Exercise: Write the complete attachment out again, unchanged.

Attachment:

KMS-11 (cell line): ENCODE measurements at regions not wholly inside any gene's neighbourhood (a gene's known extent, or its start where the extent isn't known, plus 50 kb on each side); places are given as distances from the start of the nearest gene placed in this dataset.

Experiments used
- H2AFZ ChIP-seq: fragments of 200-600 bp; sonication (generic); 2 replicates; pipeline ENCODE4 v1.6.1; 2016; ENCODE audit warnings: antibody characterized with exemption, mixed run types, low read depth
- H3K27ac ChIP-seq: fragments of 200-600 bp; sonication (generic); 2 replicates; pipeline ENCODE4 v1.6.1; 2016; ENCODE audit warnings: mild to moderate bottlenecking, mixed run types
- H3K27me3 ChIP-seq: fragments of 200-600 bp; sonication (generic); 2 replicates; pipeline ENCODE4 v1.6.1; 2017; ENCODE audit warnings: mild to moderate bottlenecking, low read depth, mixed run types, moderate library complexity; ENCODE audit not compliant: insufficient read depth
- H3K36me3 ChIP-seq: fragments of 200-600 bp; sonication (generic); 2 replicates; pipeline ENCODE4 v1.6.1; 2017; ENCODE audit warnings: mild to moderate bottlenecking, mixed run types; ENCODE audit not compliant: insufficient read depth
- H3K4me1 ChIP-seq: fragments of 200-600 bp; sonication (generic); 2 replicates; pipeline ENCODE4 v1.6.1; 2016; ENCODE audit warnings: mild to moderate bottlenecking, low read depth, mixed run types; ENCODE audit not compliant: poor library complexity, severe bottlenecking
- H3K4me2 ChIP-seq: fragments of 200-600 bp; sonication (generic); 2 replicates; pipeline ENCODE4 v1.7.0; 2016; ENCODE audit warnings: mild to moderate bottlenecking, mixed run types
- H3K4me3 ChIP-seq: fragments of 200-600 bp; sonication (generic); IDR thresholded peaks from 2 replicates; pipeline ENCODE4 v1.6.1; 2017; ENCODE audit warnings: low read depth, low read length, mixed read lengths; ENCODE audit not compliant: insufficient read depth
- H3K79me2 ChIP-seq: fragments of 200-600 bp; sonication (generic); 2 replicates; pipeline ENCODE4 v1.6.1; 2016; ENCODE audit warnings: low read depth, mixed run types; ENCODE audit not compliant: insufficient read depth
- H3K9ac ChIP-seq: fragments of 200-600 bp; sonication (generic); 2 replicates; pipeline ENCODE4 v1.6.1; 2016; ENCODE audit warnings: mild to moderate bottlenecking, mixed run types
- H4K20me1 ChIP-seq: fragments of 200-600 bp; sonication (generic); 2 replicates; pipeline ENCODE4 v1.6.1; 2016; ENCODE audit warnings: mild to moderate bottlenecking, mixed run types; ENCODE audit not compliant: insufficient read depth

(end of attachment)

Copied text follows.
KMS-11 (cell line): ENCODE measurements at regions not wholly inside any gene's neighbourhood (a gene's known extent, or its start where the extent isn't known, plus 50 kb on each side); places are given as distances from the start of the nearest gene placed in this dataset.

Experiments used
- H2AFZ ChIP-seq: fragments of 200-600 bp; sonication (generic); 2 replicates; pipeline ENCODE4 v1.6.1; 2016; ENCODE audit warnings: antibody characterized with exemption, mixed run types, low read depth
- H3K27ac ChIP-seq: fragments of 200-600 bp; sonication (generic); 2 replicates; pipeline ENCODE4 v1.6.1; 2016; ENCODE audit warnings: mild to moderate bottlenecking, mixed run types
- H3K27me3 ChIP-seq: fragments of 200-600 bp; sonication (generic); 2 replicates; pipeline ENCODE4 v1.6.1; 2017; ENCODE audit warnings: mild to moderate bottlenecking, low read depth, mixed run types, moderate library complexity; ENCODE audit not compliant: insufficient read depth
- H3K36me3 ChIP-seq: fragments of 200-600 bp; sonication (generic); 2 replicates; pipeline ENCODE4 v1.6.1; 2017; ENCODE audit warnings: mild to moderate bottlenecking, mixed run types; ENCODE audit not compliant: insufficient read depth
- H3K4me1 ChIP-seq: fragments of 200-600 bp; sonication (generic); 2 replicates; pipeline ENCODE4 v1.6.1; 2016; ENCODE audit warnings: mild to moderate bottlenecking, low read depth, mixed run types; ENCODE audit not compliant: poor library complexity, severe bottlenecking
- H3K4me2 ChIP-seq: fragments of 200-600 bp; sonication (generic); 2 replicates; pipeline ENCODE4 v1.7.0; 2016; ENCODE audit warnings: mild to moderate bottlenecking, mixed run types
- H3K4me3 ChIP-seq: fragments of 200-600 bp; sonication (generic); IDR thresholded peaks from 2 replicates; pipeline ENCODE4 v1.6.1; 2017; ENCODE audit warnings: low read depth, low read length, mixed read lengths; ENCODE audit not compliant: insufficient read depth
- H3K79me2 ChIP-seq: fragments of 200-600 bp; sonication (generic); 2 replicates; pipeline ENCODE4 v1.6.1; 2016; ENCODE audit warnings: low read depth, mixed run types; ENCODE audit not compliant: insufficient read depth
- H3K9ac ChIP-seq: fragments of 200-600 bp; sonication (generic); 2 replicates; pipeline ENCODE4 v1.6.1; 2016; ENCODE audit warnings: mild to moderate bottlenecking, mixed run types
- H4K20me1 ChIP-seq: fragments of 200-600 bp; sonication (generic); 2 replicates; pipeline ENCODE4 v1.6.1; 2016; ENCODE audit warnings: mild to moderate bottlenecking, mixed run types; ENCODE audit not compliant: insufficient read depth